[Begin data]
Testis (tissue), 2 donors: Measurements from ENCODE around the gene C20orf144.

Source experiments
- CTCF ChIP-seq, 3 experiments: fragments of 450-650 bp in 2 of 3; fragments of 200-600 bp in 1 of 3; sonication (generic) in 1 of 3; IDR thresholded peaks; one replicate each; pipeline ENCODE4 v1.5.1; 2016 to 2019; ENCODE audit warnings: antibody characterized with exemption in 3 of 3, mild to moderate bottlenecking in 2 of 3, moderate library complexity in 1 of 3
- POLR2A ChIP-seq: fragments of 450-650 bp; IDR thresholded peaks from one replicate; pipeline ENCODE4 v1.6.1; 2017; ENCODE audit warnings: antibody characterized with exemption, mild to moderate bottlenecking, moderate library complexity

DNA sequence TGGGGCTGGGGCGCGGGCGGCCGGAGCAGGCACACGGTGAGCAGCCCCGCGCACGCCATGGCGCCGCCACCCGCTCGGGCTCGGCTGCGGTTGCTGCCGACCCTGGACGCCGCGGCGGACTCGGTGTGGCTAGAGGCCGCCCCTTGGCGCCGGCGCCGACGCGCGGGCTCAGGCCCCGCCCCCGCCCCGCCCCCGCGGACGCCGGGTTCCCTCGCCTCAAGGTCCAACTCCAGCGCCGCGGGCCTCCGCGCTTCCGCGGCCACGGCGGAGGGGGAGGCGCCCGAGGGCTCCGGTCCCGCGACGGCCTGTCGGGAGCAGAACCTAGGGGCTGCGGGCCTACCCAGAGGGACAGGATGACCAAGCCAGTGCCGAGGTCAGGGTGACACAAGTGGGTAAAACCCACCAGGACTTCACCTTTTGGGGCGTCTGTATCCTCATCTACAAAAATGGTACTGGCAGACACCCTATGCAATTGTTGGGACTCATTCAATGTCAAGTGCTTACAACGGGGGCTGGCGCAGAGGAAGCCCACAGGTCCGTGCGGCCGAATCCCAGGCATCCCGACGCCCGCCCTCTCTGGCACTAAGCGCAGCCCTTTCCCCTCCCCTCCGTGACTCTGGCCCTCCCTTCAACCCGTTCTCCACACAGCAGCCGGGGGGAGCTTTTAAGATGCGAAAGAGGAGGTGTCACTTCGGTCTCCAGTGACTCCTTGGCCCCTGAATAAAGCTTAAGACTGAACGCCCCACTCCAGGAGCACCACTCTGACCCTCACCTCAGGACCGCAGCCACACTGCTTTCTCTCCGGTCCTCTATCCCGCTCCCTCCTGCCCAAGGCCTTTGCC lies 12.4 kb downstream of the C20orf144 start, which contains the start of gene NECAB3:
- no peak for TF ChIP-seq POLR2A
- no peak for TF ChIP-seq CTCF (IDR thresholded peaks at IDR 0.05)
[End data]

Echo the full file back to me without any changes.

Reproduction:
Testis (tissue), 2 donors: Measurements from ENCODE around the gene C20orf144.

Source experiments
- CTCF ChIP-seq, 3 experiments: fragments of 450-650 bp in 2 of 3; fragments of 200-600 bp in 1 of 3; sonication (generic) in 1 of 3; IDR thresholded peaks; one replicate each; pipeline ENCODE4 v1.5.1; 2016 to 2019; ENCODE audit warnings: antibody characterized with exemption in 3 of 3, mild to moderate bottlenecking in 2 of 3, moderate library complexity in 1 of 3
- POLR2A ChIP-seq: fragments of 450-650 bp; IDR thresholded peaks from one replicate; pipeline ENCODE4 v1.6.1; 2017; ENCODE audit warnings: antibody characterized with exemption, mild to moderate bottlenecking, moderate library complexity

DNA sequence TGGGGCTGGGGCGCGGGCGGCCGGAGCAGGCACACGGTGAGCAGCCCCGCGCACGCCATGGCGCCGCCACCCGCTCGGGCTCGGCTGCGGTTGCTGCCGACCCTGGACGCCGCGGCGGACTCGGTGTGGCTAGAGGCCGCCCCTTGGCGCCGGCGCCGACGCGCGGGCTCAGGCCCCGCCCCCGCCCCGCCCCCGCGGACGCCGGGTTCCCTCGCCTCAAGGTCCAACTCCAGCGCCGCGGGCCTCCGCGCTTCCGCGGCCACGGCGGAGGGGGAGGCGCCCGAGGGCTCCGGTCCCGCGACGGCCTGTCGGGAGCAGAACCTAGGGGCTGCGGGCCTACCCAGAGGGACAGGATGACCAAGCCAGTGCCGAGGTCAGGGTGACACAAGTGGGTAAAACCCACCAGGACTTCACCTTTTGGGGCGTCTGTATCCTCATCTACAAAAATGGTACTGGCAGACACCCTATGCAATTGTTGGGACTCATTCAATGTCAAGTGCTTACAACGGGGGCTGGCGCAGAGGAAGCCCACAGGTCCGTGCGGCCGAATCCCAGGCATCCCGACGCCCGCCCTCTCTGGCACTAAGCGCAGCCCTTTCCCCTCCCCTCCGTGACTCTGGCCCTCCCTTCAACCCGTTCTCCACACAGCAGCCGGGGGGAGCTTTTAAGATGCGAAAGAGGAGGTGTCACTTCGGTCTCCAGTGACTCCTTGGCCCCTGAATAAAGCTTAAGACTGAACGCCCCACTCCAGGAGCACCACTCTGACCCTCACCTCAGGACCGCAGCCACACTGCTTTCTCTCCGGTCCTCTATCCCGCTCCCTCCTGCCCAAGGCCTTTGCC lies 12.4 kb downstream of the C20orf144 start, which contains the start of gene NECAB3:
- no peak for TF ChIP-seq POLR2A
- no peak for TF ChIP-seq CTCF (IDR thresholded peaks at IDR 0.05)